How Do I Choose the Best Contact Adhesive?

A can of spray contact adhesive.
A tube of contact adhesive.
Article Details
  • Written By: Rebecca Mecomber
  • Edited By: Kaci Lane Hindman
  • Last Modified Date: 18 September 2014
  • Copyright Protected:
    Conjecture Corporation
  • Print this Article
Free Widgets for your Site/Blog
The seahorse is among the only animals on Earth which has males bear the young.  more...

September 30 ,  1949 :  The Berlin Air Lift ended.  more...

Selecting the correct contact adhesive for your project can be a daunting task. Manufacturers offer a dizzying array of adhesives for every conceivable purpose. Choosing the proper material for your job does not need to be difficult. Consider first the extent of adhesion you will need for your project, as manufacturers have special adhesives for certain jobs. Decide whether you want to spray or paint the adhesive, whether you prefer a solvent-based or water-based product, and look for a reputable name brand with a history of producing quality products.

The very first step in choosing a glue is ascertaining the type of adhesive best suited for your project. Contact adhesives come in two forms: liquid and spray. Liquid is applied with a paintbrush or paint roller. Spray aerosol adhesive is sprayed onto the material.

The liquid product is a strong-bond adhesive. This adhesive is best suited for heavier applications, such as gluing a sheet of laminate to a wooden or particleboard substrate. Its high shear-resistance and superior bond prevent the laminate from warping or buckling.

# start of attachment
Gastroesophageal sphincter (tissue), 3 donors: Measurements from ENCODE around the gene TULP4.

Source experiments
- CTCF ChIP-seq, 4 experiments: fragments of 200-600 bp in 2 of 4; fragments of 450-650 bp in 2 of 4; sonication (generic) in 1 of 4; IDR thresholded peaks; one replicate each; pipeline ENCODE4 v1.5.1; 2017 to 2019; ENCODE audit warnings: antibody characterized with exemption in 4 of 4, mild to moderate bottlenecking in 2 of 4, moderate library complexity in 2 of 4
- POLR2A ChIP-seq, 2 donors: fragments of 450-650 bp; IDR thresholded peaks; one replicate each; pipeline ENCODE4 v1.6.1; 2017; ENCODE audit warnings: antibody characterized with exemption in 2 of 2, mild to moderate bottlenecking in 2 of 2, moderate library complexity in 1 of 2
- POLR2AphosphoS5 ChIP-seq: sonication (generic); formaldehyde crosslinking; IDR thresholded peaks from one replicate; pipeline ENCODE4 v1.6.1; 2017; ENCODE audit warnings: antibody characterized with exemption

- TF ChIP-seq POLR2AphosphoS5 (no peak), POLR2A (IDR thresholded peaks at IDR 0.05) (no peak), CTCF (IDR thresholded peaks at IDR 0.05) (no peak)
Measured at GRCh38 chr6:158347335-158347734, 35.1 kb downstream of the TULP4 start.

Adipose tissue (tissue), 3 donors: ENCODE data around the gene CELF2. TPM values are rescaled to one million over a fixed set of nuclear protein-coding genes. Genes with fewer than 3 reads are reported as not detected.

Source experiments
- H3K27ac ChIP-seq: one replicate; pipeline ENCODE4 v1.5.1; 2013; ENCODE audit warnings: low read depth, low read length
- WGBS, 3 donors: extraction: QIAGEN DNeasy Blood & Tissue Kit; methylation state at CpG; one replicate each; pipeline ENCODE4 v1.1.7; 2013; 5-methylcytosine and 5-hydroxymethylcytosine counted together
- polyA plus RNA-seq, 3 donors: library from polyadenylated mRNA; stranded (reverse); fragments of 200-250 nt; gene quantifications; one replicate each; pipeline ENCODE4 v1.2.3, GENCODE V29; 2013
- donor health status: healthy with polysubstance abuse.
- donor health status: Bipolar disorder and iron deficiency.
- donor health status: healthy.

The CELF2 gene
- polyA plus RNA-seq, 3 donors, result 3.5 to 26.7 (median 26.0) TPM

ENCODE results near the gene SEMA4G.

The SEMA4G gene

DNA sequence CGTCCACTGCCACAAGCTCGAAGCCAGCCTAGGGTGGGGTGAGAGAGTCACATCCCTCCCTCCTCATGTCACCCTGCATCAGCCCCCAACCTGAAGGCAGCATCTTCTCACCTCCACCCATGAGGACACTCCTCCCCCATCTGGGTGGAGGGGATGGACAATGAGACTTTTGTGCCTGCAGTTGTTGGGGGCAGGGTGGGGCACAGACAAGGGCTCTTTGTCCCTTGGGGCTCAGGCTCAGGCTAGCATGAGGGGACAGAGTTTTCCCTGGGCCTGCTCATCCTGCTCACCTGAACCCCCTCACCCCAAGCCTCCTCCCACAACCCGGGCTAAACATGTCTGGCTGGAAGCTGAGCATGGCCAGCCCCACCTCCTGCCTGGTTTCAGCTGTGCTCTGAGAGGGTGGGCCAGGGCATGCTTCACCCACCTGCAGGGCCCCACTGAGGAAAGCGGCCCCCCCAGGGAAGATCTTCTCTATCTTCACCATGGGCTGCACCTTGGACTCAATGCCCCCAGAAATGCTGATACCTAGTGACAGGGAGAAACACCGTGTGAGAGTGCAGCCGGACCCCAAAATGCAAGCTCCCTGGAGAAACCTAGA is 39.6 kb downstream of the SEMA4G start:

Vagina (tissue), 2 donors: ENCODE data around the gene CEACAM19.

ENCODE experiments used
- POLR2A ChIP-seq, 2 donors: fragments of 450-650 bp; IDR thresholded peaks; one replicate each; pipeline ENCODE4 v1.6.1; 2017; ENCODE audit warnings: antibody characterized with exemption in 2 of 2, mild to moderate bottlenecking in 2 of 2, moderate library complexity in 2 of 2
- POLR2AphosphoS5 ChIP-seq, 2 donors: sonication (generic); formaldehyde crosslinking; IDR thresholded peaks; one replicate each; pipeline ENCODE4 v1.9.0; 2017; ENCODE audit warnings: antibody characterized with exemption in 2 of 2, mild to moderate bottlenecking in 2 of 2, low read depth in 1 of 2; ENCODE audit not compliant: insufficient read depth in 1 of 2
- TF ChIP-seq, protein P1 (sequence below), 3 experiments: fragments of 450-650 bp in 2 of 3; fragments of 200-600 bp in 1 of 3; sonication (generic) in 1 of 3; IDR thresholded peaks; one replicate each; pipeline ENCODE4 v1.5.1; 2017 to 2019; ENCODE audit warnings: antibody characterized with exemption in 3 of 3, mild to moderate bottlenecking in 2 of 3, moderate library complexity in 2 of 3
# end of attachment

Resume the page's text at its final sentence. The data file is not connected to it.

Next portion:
The spray-on product is best for lighter applications, such as gluing veneer to cabinetry or other furniture. These larger applications are common in an industrial setting and use a pneumatic compressor and spray gun. Small aerosol cans are available for crafts, woodworking and other small hobby projects.


Your next step is to decide whether your project requires a solvent-based or water-based adhesive. Contact adhesives were once all solvent-based, but concerns over its safety gave rise to the less toxic and less polluting water-based products. Solvent-based contact adhesive provides a superior bond, dries faster, and is more water-resistant than water-based products. Yet the solvent-based is also highly flammable, more expensive and produces toxic fumes unless ventilated properly. Additionally, some states and provinces have banned solvent-based materials completely.

Solvent-based glues are not often used for home projects anymore, due to the extreme flammability of the material and the dangerous gases it produces. Water-based products have improved since their introduction, and many products are as good as solvent-based. If you decide that your project requires a solvent-based contact adhesive and its use is legal in your region, consider working outside or in a very well-ventilated area. Keep the material away from open flames and dispose of any unused product lawfully. If you prefer a water-based adhesive, look for a can labeled as GREENGUARD® certified, low Volatile Organic Compounds (VOC) and complies with the Ozone Transport Commission (OTC).

Finally, select a contact adhesive that is manufactured by a reputable, recognizable company. Avoid selecting a contact adhesive based solely on its price, as many of the bargain adhesives offer substandard results. A well-known company with a consistent background of high-quality products is much more likely to stand behind its product and support its customers.


More from Wisegeek

You might also Like

Discuss this Article

Post your comments

Post Anonymously


forgot password?